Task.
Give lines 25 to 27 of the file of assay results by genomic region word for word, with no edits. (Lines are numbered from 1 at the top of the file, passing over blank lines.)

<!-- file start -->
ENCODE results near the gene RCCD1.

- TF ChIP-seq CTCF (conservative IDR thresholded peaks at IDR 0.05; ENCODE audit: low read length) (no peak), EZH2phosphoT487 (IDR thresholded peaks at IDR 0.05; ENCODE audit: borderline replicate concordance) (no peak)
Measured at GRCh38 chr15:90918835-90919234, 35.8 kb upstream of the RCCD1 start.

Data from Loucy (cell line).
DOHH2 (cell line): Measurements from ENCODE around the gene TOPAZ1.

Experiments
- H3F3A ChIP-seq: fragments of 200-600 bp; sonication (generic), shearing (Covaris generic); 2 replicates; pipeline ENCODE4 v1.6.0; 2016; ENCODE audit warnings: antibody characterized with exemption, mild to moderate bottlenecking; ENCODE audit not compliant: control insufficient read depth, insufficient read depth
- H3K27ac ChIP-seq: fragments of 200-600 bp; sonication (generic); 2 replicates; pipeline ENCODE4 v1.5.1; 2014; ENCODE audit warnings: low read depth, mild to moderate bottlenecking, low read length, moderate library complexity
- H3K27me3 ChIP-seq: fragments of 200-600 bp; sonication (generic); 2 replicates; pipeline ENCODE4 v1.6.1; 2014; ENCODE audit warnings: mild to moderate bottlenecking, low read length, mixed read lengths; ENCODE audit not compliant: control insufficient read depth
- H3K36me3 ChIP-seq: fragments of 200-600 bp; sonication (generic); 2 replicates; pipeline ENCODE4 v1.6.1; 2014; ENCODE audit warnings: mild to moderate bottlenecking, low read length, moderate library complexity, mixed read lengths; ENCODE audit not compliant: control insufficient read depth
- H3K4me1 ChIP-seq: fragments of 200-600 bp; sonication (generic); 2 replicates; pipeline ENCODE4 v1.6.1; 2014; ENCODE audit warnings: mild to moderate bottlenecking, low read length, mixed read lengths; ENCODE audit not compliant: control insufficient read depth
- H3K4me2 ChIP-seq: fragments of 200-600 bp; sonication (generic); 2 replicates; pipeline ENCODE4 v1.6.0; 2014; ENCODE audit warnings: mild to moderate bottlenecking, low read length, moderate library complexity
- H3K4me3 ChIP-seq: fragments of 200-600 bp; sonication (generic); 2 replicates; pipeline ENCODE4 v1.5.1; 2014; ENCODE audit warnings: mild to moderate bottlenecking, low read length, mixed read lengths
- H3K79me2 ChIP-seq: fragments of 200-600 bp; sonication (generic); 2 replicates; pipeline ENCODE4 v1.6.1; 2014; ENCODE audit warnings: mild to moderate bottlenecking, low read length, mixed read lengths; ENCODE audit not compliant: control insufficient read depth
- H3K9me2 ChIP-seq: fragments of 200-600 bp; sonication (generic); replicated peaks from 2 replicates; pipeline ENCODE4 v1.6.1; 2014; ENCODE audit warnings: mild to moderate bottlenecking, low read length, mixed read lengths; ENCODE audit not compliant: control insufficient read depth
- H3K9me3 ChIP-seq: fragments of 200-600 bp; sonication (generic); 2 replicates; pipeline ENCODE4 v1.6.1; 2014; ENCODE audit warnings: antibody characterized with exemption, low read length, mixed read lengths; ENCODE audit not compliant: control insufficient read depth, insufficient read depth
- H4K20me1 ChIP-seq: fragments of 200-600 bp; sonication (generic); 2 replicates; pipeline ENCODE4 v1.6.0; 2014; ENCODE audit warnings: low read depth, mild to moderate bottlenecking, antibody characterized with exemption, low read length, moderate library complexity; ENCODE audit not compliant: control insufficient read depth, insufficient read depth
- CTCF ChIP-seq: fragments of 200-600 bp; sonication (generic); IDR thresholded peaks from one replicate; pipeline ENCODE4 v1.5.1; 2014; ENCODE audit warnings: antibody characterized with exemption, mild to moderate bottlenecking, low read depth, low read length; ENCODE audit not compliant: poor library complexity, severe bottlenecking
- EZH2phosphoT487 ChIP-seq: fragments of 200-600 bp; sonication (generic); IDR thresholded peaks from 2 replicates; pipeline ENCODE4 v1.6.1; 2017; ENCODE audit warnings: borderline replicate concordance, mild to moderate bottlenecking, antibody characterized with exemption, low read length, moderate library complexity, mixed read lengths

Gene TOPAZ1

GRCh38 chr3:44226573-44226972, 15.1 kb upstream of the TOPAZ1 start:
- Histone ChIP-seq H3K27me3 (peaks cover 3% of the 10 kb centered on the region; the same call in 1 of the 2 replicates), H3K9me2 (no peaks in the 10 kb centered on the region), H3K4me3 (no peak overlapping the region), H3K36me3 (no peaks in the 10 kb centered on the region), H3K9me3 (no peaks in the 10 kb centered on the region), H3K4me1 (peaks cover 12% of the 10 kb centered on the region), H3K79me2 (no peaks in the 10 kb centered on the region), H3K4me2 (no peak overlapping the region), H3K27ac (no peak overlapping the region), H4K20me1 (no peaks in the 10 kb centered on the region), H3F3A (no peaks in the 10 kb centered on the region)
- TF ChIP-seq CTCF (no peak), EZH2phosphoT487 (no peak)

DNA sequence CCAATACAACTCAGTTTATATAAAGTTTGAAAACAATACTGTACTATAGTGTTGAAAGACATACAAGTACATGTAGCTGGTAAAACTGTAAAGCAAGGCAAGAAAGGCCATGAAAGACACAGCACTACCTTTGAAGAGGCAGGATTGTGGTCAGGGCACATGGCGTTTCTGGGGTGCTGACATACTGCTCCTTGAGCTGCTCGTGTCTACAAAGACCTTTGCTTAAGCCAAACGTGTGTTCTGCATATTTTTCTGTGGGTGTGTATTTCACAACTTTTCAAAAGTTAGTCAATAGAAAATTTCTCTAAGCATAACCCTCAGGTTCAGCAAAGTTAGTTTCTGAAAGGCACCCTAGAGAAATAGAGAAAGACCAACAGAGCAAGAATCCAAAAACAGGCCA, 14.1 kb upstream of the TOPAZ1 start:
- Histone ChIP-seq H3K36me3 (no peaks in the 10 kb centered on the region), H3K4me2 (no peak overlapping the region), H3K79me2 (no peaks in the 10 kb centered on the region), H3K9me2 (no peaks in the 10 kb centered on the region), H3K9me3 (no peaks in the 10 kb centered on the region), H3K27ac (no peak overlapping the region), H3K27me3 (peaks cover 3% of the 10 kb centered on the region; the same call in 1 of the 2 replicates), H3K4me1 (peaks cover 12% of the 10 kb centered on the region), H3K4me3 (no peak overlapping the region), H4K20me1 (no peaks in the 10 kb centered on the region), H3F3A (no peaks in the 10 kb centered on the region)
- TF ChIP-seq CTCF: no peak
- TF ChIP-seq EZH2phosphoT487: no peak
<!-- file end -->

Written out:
- Histone ChIP-seq H3K36me3 (no peaks in the 10 kb centered on the region), H3K4me2 (no peak overlapping the region), H3K79me2 (no peaks in the 10 kb centered on the region), H3K9me2 (no peaks in the 10 kb centered on the region), H3K9me3 (no peaks in the 10 kb centered on the region), H3K27ac (no peak overlapping the region), H3K27me3 (peaks cover 3% of the 10 kb centered on the region; the same call in 1 of the 2 replicates), H3K4me1 (peaks cover 12% of the 10 kb centered on the region), H3K4me3 (no peak overlapping the region), H4K20me1 (no peaks in the 10 kb centered on the region), H3F3A (no peaks in the 10 kb centered on the region)
- TF ChIP-seq CTCF: no peak
- TF ChIP-seq EZH2phosphoT487: no peak